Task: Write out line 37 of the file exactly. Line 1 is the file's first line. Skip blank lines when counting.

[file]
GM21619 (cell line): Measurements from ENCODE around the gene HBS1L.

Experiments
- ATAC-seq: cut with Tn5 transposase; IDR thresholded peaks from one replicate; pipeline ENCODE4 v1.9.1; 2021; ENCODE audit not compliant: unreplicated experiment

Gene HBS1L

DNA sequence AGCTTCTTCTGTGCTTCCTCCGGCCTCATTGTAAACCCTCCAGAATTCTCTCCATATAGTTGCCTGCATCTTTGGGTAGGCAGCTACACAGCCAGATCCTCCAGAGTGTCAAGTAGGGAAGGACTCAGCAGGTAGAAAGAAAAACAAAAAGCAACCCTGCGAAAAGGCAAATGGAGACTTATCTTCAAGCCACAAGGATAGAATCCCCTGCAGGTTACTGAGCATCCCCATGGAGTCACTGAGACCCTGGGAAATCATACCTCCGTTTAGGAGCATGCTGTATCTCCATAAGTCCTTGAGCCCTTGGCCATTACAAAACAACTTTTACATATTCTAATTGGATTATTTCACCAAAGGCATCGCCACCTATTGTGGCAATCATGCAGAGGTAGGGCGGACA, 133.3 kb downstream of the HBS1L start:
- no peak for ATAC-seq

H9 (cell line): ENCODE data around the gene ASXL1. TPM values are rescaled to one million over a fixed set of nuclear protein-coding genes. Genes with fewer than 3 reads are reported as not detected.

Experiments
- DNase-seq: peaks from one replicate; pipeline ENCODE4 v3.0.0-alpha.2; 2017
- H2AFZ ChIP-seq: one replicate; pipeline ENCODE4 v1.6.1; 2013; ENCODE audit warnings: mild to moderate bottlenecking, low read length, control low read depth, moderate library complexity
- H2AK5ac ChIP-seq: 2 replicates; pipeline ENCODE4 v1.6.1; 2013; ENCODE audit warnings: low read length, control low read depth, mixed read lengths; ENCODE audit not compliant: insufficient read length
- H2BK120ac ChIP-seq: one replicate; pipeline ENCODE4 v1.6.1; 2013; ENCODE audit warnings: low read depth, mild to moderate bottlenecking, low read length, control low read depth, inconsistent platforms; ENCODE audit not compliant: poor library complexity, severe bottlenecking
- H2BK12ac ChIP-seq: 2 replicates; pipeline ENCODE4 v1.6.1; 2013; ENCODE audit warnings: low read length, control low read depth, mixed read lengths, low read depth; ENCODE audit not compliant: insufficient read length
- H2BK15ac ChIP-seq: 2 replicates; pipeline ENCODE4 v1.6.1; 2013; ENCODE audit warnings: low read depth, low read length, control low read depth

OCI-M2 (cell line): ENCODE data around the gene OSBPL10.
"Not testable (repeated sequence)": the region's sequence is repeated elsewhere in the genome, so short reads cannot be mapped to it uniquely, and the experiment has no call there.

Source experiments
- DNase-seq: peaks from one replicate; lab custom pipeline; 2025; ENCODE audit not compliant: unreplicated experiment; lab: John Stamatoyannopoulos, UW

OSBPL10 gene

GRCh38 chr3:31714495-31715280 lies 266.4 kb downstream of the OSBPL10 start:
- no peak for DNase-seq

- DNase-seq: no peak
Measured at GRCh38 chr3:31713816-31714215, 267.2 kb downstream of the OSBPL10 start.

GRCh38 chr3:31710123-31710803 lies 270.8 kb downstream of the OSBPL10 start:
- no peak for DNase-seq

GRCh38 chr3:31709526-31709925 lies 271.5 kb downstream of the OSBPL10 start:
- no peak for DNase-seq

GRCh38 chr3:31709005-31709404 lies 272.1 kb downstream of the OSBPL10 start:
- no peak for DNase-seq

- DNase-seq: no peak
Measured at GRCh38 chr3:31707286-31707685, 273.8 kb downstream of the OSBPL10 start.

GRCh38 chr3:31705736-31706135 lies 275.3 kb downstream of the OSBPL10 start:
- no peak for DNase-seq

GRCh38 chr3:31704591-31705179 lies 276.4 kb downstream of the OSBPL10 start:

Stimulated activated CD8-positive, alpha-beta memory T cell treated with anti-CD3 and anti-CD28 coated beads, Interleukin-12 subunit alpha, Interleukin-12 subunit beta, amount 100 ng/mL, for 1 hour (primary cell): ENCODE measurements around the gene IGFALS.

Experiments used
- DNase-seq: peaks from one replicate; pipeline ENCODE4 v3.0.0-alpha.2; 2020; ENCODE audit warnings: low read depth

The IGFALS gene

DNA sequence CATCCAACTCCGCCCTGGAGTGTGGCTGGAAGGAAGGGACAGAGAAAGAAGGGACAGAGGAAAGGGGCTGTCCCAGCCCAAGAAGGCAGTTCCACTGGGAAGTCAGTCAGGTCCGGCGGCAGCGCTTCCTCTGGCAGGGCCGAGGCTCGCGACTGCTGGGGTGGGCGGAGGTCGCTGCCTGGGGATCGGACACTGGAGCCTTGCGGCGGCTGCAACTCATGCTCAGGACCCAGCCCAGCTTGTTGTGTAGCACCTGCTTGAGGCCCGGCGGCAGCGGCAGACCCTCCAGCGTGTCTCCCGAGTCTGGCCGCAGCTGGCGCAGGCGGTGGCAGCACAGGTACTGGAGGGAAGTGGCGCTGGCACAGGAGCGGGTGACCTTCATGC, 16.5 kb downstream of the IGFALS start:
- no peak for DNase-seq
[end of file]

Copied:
- DNase-seq: peaks from one replicate; pipeline ENCODE4 v3.0.0-alpha.2; 2020; ENCODE audit warnings: low read depth